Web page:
The Choice Is Ours: What Is the Future of the Japanese Constitution?

Produced and Directed by Hisako Matsui

The Japanese Constitution tells us “how I as an individual can live a decent life.”

We live in a rather strange nation where “the superiors somewhere up there” decide what we the people should decide.

Hisako Matsui has directed several masterpiece films including “Yukie” (1998), “Oriume” (2002), “Leonie” (2010), and “What Are You Afraid of?” (2015), her 1st documentary film on the feminists’ activities in Japan.
In November of 2016, Hisako released the renewal version of her 2nd documentary film on the Japanese Constitution; the original version was released in May of 2016, with an eye on the general election 2 months later.

Now, our rights guaranteed in the Constitution are facing a critical situation.
The Constitution declares “renunciation of war,” but we may end up joining the nations with the right of belligerency.
We, sovereigns of our nation, naturally have the rights and responsibility to choose how we live and what body politic we should constitute.
Unfortunately, more and more people in Japan are staying away from politics; we are on the verge of giving up the final stronghold of the Constitution.
This film focuses on the opinions of such unknown citizens as students, housewives, or freelance workers, as well as on those of the intellectuals from various fields.

This film is one of the must-see films; it records exactly what you want to watch and what you want to listen to now. In early January of 2017, this film ranked No. 10, in the Culture Film Section of “The Cinema Reports Japan.”
Luckily, this film has a disc with English subtitles for a show in the international communities inside and outside Japan.


  1. Young people speak up!
  2. The Constitution and constitutionalism
  3. Lessons from history: from defeat in the WWII to formation of the Constitution
  4. People as leading players in the nation: sovereignty of the people; and the fundamental human rights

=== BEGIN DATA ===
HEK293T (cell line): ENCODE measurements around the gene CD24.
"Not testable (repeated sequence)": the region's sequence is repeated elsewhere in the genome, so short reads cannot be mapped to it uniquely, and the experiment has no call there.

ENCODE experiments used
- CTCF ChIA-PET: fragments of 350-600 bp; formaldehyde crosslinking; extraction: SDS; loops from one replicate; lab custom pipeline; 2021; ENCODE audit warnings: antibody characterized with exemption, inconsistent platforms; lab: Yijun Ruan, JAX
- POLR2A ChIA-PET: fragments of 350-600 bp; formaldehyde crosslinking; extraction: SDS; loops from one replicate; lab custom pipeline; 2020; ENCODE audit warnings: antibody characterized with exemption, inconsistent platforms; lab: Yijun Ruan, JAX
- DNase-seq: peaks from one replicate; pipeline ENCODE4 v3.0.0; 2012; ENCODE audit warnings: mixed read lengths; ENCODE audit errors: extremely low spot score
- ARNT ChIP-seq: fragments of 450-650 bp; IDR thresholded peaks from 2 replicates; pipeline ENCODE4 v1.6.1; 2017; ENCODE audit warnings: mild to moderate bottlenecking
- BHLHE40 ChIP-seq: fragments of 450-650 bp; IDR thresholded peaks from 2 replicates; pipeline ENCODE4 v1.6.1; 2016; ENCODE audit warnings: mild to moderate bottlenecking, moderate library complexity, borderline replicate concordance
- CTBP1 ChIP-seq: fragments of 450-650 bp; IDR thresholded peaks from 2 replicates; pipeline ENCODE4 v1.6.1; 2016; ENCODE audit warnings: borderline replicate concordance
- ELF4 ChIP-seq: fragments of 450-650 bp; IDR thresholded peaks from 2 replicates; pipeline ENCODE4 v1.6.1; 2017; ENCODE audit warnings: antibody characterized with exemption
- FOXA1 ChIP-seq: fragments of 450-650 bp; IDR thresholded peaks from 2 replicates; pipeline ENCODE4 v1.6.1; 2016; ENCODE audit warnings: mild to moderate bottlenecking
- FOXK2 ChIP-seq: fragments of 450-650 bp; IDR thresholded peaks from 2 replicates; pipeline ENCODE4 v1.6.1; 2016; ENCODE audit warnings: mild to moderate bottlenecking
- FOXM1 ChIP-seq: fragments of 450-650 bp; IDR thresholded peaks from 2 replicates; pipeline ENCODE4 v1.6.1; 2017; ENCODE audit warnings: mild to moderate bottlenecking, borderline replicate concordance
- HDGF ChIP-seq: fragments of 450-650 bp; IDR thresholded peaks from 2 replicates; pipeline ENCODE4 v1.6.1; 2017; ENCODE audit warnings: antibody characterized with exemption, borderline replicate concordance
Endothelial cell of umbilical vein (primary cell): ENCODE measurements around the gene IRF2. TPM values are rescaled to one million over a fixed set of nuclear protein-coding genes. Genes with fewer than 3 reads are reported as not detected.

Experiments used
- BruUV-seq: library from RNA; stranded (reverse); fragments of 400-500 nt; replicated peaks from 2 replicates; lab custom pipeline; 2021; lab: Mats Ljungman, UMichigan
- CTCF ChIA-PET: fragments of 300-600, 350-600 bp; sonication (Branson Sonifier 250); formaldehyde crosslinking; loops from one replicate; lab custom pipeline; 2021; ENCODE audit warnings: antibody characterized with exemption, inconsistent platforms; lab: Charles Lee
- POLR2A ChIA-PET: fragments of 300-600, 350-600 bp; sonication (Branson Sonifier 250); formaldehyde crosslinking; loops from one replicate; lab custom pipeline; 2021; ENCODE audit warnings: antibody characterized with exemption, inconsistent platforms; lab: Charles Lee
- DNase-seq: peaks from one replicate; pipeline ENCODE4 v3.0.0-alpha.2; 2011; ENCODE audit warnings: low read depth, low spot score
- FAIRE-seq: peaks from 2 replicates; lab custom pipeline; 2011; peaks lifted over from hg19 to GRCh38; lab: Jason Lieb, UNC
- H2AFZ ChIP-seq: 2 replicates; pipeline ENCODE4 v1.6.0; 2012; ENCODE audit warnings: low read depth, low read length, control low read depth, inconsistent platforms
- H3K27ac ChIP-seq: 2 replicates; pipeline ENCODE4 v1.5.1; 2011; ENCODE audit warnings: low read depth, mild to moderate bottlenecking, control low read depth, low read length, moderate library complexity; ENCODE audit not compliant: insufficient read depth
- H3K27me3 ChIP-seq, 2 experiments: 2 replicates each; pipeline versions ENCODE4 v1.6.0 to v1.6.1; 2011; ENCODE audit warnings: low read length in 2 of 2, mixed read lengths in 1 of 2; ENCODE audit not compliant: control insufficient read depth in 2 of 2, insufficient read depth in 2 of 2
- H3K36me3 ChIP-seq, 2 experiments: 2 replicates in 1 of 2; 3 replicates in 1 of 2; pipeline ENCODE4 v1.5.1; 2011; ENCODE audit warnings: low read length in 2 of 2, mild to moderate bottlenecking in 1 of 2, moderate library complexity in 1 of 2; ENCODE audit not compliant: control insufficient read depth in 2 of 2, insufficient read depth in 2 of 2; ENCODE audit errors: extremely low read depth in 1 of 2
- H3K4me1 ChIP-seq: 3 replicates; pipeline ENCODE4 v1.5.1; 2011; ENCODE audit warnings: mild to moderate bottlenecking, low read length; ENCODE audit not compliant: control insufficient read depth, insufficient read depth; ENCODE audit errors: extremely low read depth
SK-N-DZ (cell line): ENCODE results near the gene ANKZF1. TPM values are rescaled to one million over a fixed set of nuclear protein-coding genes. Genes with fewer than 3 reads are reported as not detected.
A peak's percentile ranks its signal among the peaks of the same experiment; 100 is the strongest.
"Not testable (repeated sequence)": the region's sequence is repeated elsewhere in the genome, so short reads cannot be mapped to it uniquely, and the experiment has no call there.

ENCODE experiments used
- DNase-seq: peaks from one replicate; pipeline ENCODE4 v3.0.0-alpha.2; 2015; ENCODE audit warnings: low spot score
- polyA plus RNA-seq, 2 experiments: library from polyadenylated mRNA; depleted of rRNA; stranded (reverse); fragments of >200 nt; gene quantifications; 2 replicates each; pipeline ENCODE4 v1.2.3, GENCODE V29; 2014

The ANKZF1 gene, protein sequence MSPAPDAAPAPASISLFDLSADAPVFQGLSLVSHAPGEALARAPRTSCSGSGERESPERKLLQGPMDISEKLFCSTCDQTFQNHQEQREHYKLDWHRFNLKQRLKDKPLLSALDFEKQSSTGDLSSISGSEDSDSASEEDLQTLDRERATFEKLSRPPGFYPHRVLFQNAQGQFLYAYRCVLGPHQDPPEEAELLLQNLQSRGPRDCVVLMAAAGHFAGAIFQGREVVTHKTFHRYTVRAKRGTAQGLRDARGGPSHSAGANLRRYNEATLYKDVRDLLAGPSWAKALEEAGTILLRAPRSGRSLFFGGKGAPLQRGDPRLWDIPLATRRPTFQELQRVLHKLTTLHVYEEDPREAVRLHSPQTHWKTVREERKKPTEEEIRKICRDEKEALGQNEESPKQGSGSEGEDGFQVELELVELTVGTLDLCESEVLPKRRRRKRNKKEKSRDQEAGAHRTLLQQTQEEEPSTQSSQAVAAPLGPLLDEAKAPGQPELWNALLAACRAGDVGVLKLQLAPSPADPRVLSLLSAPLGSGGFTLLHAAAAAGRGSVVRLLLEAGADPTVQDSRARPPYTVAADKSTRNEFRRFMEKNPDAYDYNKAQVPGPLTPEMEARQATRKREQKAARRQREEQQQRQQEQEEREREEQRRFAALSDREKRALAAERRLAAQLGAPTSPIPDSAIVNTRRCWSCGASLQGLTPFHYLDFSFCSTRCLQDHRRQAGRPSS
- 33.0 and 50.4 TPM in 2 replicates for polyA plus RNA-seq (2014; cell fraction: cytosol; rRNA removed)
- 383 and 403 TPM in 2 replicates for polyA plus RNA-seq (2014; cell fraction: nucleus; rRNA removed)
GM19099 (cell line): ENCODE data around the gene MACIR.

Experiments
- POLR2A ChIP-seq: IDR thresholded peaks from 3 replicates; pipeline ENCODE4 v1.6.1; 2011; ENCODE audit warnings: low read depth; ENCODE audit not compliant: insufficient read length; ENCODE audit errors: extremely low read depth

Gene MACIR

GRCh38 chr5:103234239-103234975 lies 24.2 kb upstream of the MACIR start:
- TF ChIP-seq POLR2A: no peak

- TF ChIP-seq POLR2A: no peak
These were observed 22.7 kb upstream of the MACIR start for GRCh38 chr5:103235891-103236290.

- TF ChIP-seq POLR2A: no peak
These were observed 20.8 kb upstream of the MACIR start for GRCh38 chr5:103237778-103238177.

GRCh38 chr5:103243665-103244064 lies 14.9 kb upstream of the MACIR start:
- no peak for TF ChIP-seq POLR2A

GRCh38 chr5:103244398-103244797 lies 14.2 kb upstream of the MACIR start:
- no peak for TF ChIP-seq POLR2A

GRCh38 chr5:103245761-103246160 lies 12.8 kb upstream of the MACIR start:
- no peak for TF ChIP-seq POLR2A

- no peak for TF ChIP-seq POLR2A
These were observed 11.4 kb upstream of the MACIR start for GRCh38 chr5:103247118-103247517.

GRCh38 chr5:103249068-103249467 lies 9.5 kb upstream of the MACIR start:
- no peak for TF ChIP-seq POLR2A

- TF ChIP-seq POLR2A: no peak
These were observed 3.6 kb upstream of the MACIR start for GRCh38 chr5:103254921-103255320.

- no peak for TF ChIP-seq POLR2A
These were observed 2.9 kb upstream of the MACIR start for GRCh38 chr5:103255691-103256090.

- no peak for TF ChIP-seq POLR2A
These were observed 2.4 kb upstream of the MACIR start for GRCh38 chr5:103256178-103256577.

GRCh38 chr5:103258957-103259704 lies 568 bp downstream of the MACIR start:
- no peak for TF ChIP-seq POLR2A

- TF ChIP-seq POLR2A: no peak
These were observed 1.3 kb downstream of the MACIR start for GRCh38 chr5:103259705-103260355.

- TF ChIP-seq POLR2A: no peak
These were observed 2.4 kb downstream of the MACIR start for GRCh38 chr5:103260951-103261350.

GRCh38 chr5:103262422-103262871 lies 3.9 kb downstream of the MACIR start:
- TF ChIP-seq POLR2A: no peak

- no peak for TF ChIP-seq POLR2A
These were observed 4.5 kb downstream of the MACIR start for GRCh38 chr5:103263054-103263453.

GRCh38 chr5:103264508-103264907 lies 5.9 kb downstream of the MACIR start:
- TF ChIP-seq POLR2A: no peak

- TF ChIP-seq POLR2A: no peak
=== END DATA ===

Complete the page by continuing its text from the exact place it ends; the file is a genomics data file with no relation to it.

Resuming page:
5. Liberation from the feudalistic family system: equality of the sexes
  6. Process of following in the footsteps of the US and search for independence from the US: history of US-Japan diplomacy after the end of the war
  7. Have people in Okinawa enjoyed the Japanese Constitution?
  8. Article 9 (“renunciation of war”) of the Constitution is losing its validity.
  9. The Constitution in our lives: all the people shall be respected as individuals; freedoms and rights guaranteed “shall be maintained by the constant endeavor of the people.”
  10. Do you start with the “State of Emergency Clause”?: the problems of the LDP amendment draft

This film has been screened at over 700 locations all over Japan.

The citizen-initiated film shows have been held over 700 times across the country by the end of 2016, in half a year since its release in May.
It looks like a new form of resistance by the silent majority.

As a result of the election of the House of Councillors in July, 2016, the ruling parties gained two-thirds of the seats in both houses. Now the revisionists have the initiative to propose their amendment bill to the diet. We the people have to recognize more seriously the significance of the problems about revising the Constitution.
We do have to prepare for the upcoming National Referendum in the near future.

It’s not politicians, but we the people, that decide the future of this nation; we have the right of choice and responsibility guaranteed in the Constitution.

We seriously hope that the film shows will provide the people more knowledge and interest about the Constitution. At the same time, we sincerely wish that foreign people could have an opportunity to watch the film and understand how the human rights guaranteed in the Japanese Constitution are in crisis.

List of the shows in the international communities inside and outside Japan.

  1. On August 30, 2016, at Black Box, a major film theater in Dusseldorf, Germany. We were delighted to have 140 people (40% of them were Germans) as audience.
  2. On December 20, 2016, at Ferris University, Yokohama, Japan.
  3. On January 21, 2017, at German East Asiatic Society (OAG), Tokyo.

We’re expecting a show at the University of Seoul, Korea, on February 16, 2017.